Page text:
"I'm not ideologically driven," he says.
But something does drive Coleman, and always has since he played stickball on 22nd Street in Brooklyn: a place where a competitive, undersized "Doona" -- as his family called him -- toughed it out with the other Jewish, Italian and Irish kids on the block; a place where, he says, "if you didn't win, you didn't play."
Hard work and hard knocks
For Norman Bertram Coleman Jr., 59, the constants between past and present might be an abiding interest in public life and an overarching drive to succeed -- though not necessarily in personal financial terms.
Coleman maintains a more modest lifestyle than most of his cohorts in the virtual millionaires' club that is the U.S. Senate. He maintains the middle-class home he lived in as mayor of St. Paul, rents a $600-a-month room in Washington from friend and political supporter Jeff Larson and lists personal assets of $619,000 in an IRA rollover.
While Democrats have attacked his cheap Washington digs as a sweetheart deal, to Coleman it's a Spartan existence dictated by the financial burden of putting two kids through college.
Growing up in a large Jewish family in New York, he inherited the political leanings of his grandfather, Sidney Behrman, sometimes described as a Democratic ward heeler in Brooklyn. He also saw the collapse of his father's electronics business, forcing the family back into his grandparents' house.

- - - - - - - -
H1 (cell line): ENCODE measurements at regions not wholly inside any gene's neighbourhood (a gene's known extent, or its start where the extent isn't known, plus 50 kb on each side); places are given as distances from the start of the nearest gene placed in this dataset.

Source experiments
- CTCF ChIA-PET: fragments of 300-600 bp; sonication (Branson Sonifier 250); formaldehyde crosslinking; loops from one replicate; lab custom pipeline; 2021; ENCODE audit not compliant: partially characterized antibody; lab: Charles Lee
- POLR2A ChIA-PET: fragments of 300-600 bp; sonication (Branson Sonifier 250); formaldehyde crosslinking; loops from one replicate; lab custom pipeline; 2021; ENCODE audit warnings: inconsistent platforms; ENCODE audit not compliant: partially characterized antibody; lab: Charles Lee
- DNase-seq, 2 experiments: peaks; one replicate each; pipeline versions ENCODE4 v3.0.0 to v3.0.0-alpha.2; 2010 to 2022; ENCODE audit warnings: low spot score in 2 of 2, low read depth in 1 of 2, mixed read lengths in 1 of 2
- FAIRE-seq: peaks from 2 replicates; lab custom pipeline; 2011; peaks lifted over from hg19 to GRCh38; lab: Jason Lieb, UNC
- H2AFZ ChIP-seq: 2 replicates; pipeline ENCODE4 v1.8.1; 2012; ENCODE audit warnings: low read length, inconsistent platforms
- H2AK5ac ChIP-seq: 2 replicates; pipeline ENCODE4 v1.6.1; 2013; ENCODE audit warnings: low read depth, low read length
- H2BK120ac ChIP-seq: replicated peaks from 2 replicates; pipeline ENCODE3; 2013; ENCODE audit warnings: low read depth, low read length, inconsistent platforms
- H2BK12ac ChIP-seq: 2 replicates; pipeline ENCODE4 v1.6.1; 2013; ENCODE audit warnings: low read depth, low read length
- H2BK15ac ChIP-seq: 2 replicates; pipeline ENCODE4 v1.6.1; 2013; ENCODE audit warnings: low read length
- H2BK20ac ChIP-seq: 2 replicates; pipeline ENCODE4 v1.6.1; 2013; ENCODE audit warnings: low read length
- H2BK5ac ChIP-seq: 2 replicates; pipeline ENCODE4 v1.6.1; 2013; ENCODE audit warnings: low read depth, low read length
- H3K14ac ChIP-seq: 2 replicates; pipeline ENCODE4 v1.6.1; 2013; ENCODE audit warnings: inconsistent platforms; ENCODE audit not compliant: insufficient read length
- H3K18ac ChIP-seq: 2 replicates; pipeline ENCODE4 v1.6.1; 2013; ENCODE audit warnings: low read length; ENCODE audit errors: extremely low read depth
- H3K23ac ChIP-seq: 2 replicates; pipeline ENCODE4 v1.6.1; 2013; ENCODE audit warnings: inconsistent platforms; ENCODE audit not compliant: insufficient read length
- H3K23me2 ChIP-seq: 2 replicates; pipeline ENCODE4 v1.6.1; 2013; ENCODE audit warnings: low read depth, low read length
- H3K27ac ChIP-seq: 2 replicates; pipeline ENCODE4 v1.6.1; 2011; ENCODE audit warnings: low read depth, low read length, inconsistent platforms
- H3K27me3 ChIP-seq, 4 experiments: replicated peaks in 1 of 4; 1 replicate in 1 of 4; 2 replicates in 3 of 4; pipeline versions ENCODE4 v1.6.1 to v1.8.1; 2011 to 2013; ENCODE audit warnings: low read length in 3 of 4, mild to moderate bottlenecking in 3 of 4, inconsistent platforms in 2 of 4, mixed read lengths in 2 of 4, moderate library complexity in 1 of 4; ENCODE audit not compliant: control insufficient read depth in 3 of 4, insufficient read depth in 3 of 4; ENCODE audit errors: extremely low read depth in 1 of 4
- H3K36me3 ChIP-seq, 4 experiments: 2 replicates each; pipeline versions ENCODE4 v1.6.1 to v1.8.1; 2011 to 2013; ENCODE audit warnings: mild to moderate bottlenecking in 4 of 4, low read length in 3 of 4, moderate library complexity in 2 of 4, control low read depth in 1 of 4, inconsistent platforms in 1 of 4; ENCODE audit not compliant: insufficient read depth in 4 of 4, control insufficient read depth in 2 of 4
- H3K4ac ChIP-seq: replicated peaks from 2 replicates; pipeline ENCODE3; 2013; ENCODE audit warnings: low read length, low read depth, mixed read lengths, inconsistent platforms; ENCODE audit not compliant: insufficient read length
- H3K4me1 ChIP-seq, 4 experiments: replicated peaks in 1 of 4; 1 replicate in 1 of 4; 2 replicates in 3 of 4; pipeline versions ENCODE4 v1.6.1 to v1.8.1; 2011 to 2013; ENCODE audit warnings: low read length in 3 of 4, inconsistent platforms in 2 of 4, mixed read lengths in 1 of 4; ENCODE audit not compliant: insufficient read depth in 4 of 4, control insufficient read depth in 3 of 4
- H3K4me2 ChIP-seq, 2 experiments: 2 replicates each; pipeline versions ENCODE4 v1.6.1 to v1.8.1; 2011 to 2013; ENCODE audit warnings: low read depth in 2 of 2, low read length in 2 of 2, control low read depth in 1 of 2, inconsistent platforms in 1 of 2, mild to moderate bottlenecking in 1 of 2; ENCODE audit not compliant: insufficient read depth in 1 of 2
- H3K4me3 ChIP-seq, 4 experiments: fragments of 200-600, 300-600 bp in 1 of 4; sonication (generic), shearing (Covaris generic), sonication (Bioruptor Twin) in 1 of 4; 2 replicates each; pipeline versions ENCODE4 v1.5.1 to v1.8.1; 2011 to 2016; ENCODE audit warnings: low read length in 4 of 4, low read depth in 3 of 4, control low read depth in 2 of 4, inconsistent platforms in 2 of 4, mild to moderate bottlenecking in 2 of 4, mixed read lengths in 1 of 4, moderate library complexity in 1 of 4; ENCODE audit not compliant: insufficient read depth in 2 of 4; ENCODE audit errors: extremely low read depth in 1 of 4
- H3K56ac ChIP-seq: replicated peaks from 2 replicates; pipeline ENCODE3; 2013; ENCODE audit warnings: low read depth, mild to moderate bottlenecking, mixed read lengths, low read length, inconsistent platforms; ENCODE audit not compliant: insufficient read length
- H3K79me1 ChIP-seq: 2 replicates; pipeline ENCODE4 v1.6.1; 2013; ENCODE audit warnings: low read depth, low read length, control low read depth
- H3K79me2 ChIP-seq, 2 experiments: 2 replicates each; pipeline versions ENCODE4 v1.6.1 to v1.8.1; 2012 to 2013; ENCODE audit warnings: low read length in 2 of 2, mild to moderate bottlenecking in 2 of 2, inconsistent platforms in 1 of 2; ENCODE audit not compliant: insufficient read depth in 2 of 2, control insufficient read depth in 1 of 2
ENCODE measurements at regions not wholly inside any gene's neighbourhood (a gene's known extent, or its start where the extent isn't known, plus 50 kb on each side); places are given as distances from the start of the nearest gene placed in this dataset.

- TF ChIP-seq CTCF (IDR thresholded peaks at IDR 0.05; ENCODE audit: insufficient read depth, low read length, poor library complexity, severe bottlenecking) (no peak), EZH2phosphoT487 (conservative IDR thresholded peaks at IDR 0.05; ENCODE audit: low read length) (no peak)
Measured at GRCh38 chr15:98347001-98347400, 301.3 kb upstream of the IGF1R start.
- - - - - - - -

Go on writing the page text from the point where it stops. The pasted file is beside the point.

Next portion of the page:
"He got knocked down really hard and came back with humility, working with his hands, becoming a carpenter," Coleman said.
The slender, angular Coleman acknowledges an "eerie" physical resemblance to his grandfather -- the Tammany Hall lawyer -- but it's his late father and namesake who was the biggest influence in his life.
"He was the hardest-working guy I ever knew," Coleman recalls. "He was a business guy, we had a lot of money, and all of a sudden he's bankrupt, and now we're moving in with my grandmother and we've got to worry about bill collectors."
The father Coleman remembers is the gritty guy who lied about his age to enlist in the Army in World War II, retrieved a partner's severed finger from the sawdust of a job site and worked construction well into his 70s.
The same sort of persistence drove the younger Coleman's political career, according to his wife.
"He never had anything handed to him," said Coleman's wife, Laurie. "He worked for everything he ever had. ... A lot of his dad's work ethic transferred to Norm."
Coleman's wife has been ensnared in his detractors' portrait of artificiality and raw ambition, sometimes portrayed privately as an aspiring California actress in a pro-forma marriage to the senator.